BUBBLE GUM CORAL
Alberto Lindner  /  Courtesy NOAA Fisheries
The soon-to-be-protected seas off Alaska's Aleutian Islands are home to species like this bubble gum coral.
updated 2/18/2005 3:00:23 PM ET 2005-02-18T20:00:23

A federal fishing council has moved to ban bottom trawling on more than 370,000 square miles off Alaska's Aleutian Islands to try to protect coral beds and other sensitive fish habitat.

The unanimous vote of the North Pacific Fishery Management Council on Thursday covers more than half the fishable water around the Aleutians and pockets in the northern Gulf of Alaska.

Environmentalists called the ban a landmark move, saying coral beds, sponge gardens and underwater peaks known as seamounts will be ruined without more protection from bottom trawlers. The trawlers scrape the ocean floor with weighted nets in search of species including Pacific cod and black rockfish.

'Step forward'
"This is a positive step forward in implementing the recommendations of the U.S Commission on Ocean Policy and ecosystem-based management," said Whit Sheard, program manager of The Ocean Conservancy's Anchorage office. "We're encouraged that the North Pacific Fishery Management Council has listened to the advice of scientists worldwide who have called for protections for these fragile ecosystems."

Bottom trawling is already off-limits over more than 100,000 square miles in the Gulf of Alaska and Bering Sea.

The commercial fishing industry had opposed any new restrictions, but the rules were not expected to do major harm to the industry because the bulk of Alaska's billion-dollar bottom-fish harvest occurs on the continental shelf spanning the Bering Sea. Also, trawlers will be allowed to continue netting the fish in Aleutian areas historically yielding the best catches.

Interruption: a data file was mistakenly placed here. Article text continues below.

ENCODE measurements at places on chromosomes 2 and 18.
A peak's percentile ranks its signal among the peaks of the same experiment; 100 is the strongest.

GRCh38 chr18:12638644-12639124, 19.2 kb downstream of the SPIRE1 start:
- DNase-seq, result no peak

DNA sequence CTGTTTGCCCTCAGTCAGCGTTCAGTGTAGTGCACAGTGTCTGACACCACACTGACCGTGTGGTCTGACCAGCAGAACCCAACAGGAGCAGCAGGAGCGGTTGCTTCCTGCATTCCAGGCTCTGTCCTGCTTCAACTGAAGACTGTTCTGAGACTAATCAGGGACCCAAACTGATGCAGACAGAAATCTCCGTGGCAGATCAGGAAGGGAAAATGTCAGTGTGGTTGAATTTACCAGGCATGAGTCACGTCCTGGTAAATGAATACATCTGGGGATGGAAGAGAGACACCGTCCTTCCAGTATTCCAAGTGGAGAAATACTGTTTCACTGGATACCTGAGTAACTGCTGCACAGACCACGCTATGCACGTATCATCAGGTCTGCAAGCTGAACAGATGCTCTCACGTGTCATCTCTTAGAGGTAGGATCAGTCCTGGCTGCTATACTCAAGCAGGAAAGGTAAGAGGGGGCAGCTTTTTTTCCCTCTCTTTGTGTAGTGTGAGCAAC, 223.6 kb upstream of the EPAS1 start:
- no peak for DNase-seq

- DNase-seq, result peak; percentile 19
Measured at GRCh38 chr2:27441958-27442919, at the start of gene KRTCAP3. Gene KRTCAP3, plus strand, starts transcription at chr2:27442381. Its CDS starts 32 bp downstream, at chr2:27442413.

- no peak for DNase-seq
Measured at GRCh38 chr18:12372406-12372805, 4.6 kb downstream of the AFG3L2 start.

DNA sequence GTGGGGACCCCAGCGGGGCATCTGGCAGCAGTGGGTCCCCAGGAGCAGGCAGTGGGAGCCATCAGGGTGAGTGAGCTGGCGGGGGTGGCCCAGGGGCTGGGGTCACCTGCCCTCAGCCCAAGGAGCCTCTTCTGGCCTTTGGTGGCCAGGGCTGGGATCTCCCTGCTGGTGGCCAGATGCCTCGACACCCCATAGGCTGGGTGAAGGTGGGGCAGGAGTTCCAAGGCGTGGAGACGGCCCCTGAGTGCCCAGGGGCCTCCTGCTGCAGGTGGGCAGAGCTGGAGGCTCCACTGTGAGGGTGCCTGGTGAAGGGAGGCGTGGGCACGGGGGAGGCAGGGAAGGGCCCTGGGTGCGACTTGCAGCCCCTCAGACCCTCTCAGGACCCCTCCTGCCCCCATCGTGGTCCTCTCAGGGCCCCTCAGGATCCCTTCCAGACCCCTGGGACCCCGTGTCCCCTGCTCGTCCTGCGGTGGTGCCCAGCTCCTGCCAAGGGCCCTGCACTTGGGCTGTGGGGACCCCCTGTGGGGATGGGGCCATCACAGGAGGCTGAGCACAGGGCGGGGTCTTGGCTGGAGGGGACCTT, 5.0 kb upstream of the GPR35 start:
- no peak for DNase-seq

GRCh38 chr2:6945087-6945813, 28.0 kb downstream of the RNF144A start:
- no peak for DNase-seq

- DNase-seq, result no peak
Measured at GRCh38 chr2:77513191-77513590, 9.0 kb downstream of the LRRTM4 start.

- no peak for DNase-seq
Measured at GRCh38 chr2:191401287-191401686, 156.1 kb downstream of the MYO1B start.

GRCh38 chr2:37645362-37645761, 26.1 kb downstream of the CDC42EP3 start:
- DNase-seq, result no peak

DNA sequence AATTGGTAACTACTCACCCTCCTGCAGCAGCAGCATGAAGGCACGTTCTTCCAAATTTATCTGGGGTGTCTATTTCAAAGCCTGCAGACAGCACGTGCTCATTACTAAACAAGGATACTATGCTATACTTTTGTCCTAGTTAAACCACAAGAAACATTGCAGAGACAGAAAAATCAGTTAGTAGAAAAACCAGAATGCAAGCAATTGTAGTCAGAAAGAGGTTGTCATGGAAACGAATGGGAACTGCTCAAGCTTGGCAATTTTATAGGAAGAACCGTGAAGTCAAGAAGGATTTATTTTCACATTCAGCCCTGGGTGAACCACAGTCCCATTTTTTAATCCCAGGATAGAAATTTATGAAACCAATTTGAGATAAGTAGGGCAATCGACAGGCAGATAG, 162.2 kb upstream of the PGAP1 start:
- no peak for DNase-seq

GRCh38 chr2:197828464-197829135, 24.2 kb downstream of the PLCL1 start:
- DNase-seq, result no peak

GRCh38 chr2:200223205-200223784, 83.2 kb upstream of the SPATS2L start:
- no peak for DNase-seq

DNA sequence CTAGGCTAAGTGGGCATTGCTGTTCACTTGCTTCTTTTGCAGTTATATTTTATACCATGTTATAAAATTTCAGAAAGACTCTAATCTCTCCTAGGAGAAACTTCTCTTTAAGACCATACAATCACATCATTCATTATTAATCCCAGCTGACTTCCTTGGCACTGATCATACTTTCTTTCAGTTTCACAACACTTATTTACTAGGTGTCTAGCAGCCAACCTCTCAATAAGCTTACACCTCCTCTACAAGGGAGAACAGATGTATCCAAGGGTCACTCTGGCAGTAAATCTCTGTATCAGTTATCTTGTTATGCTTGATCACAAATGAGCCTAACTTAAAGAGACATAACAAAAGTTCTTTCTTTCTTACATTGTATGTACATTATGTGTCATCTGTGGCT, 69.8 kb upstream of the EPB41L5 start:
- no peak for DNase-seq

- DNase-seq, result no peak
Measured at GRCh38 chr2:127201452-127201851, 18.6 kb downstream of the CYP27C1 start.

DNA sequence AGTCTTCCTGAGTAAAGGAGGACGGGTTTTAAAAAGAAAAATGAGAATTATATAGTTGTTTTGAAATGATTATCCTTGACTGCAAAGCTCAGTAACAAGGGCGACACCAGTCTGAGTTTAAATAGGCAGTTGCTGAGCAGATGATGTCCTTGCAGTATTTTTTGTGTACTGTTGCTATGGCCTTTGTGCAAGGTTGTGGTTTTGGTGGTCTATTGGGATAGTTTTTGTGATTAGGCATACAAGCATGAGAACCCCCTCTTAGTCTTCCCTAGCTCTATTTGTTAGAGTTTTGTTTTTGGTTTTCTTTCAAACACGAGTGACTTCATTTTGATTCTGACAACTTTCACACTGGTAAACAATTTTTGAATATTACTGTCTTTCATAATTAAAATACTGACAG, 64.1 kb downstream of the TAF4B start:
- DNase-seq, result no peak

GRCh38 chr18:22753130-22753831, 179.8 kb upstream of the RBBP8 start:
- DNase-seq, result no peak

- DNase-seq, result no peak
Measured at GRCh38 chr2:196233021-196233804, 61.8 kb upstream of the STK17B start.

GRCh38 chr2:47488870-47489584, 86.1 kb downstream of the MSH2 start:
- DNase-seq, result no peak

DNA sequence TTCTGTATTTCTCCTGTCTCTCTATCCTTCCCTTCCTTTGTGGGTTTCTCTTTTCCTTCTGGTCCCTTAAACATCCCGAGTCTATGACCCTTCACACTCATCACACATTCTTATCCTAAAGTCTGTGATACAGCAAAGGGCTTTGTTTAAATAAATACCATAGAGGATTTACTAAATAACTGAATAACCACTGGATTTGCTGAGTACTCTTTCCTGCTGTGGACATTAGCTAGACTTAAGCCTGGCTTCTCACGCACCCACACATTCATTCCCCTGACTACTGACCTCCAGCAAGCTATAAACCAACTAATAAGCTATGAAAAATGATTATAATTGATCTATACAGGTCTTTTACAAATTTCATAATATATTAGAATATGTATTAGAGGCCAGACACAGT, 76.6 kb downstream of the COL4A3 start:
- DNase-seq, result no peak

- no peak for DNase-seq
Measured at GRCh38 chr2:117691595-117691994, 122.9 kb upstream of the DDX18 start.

Commerce Dept. must sign off
The restrictions stem from a 2000 lawsuit filed by environmental groups that said the National Oceanic and Atmospheric Administration was falling short of its duty to protect fish habitat as federal law requires.

"This council showed the leadership today to say if we're going to have healthy oceans, we're going to need be to precautionary about protecting them," said Susan Murray, a spokeswoman in the Juneau office of Washington, D.C.-based Oceana, which was among the plaintiffs.

The council must still produce a final environmental impact statement, and the limits require approval from the Commerce Secretary.

Copyright 2005 The Associated Press. All rights reserved. This material may not be published, broadcast, rewritten or redistributed.

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